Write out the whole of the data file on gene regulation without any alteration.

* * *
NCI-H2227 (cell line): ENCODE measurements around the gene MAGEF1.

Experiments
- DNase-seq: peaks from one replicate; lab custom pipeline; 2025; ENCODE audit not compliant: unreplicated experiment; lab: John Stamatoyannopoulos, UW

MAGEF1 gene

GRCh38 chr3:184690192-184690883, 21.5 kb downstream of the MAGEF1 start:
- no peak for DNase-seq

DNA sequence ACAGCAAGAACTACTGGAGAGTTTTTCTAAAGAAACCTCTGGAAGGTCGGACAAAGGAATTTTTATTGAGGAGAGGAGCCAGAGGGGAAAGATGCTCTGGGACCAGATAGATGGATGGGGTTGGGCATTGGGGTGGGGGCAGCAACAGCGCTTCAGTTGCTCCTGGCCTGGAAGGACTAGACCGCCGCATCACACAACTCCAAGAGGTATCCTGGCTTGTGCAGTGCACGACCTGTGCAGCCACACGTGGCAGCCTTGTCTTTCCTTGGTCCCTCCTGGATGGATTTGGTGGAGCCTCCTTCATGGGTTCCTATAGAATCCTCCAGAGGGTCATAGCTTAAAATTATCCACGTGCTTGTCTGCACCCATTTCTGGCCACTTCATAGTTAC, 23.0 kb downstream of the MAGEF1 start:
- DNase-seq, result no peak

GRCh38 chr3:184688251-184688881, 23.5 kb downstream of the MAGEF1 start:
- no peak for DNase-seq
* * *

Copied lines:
NCI-H2227 (cell line): ENCODE measurements around the gene MAGEF1.

Experiments
- DNase-seq: peaks from one replicate; lab custom pipeline; 2025; ENCODE audit not compliant: unreplicated experiment; lab: John Stamatoyannopoulos, UW

MAGEF1 gene

GRCh38 chr3:184690192-184690883, 21.5 kb downstream of the MAGEF1 start:
- no peak for DNase-seq

DNA sequence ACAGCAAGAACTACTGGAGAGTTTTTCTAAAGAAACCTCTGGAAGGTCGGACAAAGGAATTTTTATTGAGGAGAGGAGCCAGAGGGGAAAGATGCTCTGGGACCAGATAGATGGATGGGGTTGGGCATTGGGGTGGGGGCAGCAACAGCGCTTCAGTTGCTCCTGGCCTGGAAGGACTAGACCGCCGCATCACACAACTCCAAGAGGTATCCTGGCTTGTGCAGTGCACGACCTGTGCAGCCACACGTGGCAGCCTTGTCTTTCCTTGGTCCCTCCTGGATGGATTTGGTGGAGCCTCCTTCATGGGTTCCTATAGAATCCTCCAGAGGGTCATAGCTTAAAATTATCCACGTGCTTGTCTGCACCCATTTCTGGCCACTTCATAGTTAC, 23.0 kb downstream of the MAGEF1 start:
- DNase-seq, result no peak

GRCh38 chr3:184688251-184688881, 23.5 kb downstream of the MAGEF1 start:
- no peak for DNase-seq